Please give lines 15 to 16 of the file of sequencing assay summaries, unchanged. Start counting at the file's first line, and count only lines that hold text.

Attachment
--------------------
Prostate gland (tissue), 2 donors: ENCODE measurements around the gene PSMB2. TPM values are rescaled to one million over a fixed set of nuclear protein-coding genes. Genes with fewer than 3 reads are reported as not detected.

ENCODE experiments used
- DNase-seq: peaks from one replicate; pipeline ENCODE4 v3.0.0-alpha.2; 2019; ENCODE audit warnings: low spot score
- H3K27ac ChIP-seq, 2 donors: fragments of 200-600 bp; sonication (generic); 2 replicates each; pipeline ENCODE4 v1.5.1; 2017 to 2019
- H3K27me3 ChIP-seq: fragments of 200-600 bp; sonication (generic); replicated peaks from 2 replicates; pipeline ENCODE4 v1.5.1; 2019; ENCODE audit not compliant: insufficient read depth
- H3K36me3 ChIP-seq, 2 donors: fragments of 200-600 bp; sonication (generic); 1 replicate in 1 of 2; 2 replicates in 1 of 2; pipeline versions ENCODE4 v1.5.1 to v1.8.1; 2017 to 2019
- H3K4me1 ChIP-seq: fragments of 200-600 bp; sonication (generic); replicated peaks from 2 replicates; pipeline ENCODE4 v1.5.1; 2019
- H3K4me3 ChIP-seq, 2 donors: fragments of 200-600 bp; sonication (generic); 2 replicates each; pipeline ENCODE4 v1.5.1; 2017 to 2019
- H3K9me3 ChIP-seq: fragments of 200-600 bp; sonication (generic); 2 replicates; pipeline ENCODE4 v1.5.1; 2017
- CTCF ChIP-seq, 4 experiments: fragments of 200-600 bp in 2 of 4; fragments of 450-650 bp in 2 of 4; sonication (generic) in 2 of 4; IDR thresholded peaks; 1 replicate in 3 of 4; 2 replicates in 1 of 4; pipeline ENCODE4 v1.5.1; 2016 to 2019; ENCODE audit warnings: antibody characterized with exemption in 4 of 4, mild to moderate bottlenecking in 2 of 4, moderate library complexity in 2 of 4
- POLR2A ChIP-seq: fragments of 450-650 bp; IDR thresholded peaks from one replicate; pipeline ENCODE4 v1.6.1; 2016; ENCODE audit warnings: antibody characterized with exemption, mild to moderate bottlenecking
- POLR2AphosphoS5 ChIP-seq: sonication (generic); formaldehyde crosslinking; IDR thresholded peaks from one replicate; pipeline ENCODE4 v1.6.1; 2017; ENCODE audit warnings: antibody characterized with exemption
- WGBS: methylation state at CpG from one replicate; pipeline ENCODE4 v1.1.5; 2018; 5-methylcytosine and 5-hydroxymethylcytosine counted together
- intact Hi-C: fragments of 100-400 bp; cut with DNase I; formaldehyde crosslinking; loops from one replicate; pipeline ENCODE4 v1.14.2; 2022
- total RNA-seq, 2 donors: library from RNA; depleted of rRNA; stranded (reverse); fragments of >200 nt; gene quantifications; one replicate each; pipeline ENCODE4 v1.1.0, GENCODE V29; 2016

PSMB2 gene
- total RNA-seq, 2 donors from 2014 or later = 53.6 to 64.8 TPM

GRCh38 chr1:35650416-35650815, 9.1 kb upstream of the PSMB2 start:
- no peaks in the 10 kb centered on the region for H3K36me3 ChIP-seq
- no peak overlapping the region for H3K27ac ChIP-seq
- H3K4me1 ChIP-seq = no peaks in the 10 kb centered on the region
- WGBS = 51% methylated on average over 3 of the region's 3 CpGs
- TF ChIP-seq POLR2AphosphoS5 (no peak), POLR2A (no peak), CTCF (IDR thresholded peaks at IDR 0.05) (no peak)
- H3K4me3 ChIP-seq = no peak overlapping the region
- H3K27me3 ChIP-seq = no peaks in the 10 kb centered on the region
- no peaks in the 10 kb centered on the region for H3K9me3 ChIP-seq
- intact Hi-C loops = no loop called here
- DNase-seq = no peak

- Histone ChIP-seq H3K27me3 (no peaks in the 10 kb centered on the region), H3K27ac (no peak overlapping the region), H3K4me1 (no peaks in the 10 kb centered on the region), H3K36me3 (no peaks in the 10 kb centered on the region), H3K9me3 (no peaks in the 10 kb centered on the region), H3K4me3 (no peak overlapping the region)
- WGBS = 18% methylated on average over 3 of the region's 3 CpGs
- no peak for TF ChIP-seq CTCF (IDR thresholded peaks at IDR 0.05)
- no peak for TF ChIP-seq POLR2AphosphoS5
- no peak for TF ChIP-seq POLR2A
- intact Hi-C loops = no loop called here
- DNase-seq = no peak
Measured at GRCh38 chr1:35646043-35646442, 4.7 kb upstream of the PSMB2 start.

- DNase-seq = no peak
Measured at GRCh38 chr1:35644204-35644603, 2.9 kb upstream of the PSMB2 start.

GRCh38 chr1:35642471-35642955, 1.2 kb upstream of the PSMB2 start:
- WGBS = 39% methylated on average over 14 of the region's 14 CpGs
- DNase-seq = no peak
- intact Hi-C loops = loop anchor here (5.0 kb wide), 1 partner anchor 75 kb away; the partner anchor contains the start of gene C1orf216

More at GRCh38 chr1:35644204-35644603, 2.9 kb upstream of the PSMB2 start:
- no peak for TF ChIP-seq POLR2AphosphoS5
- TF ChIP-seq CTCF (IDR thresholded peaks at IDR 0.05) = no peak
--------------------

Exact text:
- total RNA-seq, 2 donors: library from RNA; depleted of rRNA; stranded (reverse); fragments of >200 nt; gene quantifications; one replicate each; pipeline ENCODE4 v1.1.0, GENCODE V29; 2016

PSMB2 gene